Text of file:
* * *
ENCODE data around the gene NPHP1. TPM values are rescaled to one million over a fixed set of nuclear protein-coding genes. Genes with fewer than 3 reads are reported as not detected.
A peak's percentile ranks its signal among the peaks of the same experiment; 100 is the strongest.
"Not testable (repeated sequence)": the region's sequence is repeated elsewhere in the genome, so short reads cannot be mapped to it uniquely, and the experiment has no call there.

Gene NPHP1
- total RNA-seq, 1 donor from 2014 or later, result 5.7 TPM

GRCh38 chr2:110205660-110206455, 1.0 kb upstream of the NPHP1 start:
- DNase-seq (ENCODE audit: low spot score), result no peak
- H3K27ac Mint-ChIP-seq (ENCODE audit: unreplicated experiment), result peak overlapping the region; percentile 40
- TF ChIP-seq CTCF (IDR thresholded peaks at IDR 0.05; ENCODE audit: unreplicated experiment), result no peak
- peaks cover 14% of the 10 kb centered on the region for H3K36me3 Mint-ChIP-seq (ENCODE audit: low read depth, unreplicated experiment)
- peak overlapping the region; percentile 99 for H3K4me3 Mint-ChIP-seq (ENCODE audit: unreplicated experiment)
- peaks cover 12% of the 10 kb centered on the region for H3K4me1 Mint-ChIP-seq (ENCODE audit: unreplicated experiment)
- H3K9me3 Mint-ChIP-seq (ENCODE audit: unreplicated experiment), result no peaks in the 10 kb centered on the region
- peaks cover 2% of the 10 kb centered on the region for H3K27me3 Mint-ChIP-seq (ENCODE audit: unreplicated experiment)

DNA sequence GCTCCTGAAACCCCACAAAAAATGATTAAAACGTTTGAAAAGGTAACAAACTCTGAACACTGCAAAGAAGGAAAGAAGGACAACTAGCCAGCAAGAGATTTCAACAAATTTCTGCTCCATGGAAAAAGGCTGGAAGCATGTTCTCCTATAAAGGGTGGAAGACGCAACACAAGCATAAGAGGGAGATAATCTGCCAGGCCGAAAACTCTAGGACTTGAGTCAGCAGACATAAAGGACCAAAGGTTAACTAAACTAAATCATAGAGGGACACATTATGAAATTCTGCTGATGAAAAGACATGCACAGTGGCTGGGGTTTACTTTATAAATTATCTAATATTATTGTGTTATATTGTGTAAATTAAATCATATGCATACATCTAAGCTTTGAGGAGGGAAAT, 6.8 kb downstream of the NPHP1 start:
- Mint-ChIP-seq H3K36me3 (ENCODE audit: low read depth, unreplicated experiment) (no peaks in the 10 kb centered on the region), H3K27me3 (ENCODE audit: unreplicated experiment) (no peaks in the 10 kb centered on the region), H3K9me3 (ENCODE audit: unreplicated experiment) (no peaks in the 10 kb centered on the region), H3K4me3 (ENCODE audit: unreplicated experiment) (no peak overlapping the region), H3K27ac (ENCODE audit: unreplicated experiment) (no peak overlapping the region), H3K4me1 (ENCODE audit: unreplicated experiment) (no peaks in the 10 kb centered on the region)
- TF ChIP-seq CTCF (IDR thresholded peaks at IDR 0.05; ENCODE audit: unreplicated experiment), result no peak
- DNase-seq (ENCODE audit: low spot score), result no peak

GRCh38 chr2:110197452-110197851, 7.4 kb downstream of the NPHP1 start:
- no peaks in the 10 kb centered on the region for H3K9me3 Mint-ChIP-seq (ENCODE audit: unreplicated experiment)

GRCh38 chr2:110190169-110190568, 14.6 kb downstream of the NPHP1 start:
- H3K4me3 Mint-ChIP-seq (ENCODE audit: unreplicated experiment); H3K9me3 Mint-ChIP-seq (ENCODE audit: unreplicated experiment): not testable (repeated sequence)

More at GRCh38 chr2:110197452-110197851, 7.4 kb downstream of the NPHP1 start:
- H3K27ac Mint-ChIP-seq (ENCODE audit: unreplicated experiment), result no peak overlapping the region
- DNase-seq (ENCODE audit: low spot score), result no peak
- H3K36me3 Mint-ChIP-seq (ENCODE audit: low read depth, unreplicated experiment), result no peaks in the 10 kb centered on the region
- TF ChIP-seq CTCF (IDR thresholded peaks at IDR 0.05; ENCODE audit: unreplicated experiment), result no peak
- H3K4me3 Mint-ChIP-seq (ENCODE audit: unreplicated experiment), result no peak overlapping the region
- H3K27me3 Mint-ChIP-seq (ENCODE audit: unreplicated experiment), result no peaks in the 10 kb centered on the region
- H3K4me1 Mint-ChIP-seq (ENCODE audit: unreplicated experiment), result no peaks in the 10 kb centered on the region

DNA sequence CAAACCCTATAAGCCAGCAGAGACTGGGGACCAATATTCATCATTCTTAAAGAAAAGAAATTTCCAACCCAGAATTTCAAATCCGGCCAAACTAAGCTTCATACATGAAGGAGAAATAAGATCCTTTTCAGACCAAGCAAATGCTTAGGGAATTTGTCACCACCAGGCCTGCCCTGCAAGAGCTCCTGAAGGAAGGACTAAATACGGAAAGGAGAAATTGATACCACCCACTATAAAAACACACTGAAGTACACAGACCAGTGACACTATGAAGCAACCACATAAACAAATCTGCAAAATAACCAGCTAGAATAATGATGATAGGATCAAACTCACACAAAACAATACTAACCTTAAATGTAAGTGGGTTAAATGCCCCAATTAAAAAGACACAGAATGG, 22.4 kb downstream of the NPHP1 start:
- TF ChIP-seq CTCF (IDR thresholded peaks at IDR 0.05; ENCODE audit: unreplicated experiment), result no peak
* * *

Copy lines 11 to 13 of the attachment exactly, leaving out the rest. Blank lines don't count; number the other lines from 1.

- peak overlapping the region; percentile 99 for H3K4me3 Mint-ChIP-seq (ENCODE audit: unreplicated experiment)
- peaks cover 12% of the 10 kb centered on the region for H3K4me1 Mint-ChIP-seq (ENCODE audit: unreplicated experiment)
- H3K9me3 Mint-ChIP-seq (ENCODE audit: unreplicated experiment), result no peaks in the 10 kb centered on the region